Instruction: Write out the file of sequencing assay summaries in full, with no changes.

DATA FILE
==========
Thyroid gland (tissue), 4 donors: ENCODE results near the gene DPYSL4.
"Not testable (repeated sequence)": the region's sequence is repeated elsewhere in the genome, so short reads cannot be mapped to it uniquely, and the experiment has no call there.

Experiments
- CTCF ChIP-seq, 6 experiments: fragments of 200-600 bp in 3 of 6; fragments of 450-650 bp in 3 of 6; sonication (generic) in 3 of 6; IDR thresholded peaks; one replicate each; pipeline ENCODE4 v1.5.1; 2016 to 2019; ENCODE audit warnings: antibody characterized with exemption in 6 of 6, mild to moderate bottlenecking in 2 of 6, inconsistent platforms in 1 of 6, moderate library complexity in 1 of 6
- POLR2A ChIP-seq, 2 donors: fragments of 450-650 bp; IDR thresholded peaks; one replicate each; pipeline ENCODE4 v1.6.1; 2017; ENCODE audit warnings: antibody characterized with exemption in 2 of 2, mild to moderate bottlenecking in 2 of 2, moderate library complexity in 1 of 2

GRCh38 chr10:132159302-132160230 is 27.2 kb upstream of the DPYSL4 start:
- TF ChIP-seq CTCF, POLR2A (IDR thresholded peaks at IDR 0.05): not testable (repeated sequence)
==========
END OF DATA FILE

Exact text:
Thyroid gland (tissue), 4 donors: ENCODE results near the gene DPYSL4.
"Not testable (repeated sequence)": the region's sequence is repeated elsewhere in the genome, so short reads cannot be mapped to it uniquely, and the experiment has no call there.

Experiments
- CTCF ChIP-seq, 6 experiments: fragments of 200-600 bp in 3 of 6; fragments of 450-650 bp in 3 of 6; sonication (generic) in 3 of 6; IDR thresholded peaks; one replicate each; pipeline ENCODE4 v1.5.1; 2016 to 2019; ENCODE audit warnings: antibody characterized with exemption in 6 of 6, mild to moderate bottlenecking in 2 of 6, inconsistent platforms in 1 of 6, moderate library complexity in 1 of 6
- POLR2A ChIP-seq, 2 donors: fragments of 450-650 bp; IDR thresholded peaks; one replicate each; pipeline ENCODE4 v1.6.1; 2017; ENCODE audit warnings: antibody characterized with exemption in 2 of 2, mild to moderate bottlenecking in 2 of 2, moderate library complexity in 1 of 2

GRCh38 chr10:132159302-132160230 is 27.2 kb upstream of the DPYSL4 start:
- TF ChIP-seq CTCF, POLR2A (IDR thresholded peaks at IDR 0.05): not testable (repeated sequence)